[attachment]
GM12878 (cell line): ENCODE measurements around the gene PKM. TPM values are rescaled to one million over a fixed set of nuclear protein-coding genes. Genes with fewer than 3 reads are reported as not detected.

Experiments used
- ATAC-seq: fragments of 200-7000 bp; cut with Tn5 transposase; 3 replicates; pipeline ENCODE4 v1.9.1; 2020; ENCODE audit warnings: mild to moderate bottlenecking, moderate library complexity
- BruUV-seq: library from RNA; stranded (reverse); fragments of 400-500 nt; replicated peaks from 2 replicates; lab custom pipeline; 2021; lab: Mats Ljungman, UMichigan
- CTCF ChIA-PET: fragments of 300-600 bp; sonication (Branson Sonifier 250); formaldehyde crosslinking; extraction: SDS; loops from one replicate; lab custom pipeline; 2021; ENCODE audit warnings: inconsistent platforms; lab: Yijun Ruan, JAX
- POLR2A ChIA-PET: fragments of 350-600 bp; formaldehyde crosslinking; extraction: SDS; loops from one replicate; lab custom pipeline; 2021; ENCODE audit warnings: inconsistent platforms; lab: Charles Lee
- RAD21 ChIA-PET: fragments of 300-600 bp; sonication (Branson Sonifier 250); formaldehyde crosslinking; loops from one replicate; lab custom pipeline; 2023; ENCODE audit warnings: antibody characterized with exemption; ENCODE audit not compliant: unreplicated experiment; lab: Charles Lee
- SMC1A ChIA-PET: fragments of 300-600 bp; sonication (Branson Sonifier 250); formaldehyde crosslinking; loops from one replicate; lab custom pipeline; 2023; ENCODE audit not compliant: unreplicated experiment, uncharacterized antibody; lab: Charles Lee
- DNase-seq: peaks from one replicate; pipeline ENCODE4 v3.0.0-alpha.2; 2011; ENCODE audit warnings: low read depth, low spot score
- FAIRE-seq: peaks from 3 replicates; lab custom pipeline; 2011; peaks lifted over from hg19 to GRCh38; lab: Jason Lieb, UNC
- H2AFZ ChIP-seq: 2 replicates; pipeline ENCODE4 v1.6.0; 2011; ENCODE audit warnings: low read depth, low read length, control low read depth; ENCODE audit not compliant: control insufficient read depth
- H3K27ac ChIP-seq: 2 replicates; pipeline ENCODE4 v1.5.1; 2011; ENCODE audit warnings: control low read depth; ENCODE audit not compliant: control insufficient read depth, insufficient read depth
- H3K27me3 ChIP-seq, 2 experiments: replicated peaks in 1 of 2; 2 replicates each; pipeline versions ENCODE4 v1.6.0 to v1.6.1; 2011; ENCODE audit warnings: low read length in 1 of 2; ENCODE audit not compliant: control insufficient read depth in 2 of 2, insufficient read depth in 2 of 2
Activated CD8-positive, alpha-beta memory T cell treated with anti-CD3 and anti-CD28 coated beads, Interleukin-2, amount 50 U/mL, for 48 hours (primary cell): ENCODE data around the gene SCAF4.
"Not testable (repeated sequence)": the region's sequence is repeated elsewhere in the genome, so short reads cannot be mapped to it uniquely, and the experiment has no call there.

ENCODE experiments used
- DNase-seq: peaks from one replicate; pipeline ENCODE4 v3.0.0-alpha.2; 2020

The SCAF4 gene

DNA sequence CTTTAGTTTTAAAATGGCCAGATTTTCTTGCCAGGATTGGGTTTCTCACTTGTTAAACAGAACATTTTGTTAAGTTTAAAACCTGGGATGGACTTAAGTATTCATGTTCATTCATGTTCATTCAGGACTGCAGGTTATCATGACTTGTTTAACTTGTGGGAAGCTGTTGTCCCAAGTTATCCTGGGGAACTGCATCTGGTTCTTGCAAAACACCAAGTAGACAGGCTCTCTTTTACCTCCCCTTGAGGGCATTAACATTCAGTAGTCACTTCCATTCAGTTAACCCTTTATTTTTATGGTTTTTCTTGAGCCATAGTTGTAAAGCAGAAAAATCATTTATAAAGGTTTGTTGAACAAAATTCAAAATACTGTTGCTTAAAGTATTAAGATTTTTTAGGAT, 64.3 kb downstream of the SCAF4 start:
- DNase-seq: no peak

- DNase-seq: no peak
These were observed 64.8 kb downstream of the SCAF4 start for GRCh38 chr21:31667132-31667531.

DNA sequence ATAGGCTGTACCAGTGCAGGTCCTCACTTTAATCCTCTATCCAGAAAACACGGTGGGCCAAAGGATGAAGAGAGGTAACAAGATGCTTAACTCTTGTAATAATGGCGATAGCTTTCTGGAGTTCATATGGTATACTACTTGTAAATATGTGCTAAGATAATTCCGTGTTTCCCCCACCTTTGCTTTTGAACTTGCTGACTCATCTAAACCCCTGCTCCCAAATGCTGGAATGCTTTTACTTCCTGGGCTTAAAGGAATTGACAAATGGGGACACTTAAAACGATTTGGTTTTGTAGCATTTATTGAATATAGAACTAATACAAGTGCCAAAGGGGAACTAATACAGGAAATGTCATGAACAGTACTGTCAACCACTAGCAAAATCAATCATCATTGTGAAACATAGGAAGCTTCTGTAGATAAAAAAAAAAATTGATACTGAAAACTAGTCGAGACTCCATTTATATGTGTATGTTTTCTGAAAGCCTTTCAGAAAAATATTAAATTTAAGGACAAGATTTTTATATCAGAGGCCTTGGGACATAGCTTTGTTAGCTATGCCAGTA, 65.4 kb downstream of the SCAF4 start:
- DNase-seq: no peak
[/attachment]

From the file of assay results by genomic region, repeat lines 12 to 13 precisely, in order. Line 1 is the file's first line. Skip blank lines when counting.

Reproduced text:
- H3K27ac ChIP-seq: 2 replicates; pipeline ENCODE4 v1.5.1; 2011; ENCODE audit warnings: control low read depth; ENCODE audit not compliant: control insufficient read depth, insufficient read depth
- H3K27me3 ChIP-seq, 2 experiments: replicated peaks in 1 of 2; 2 replicates each; pipeline versions ENCODE4 v1.6.0 to v1.6.1; 2011; ENCODE audit warnings: low read length in 1 of 2; ENCODE audit not compliant: control insufficient read depth in 2 of 2, insufficient read depth in 2 of 2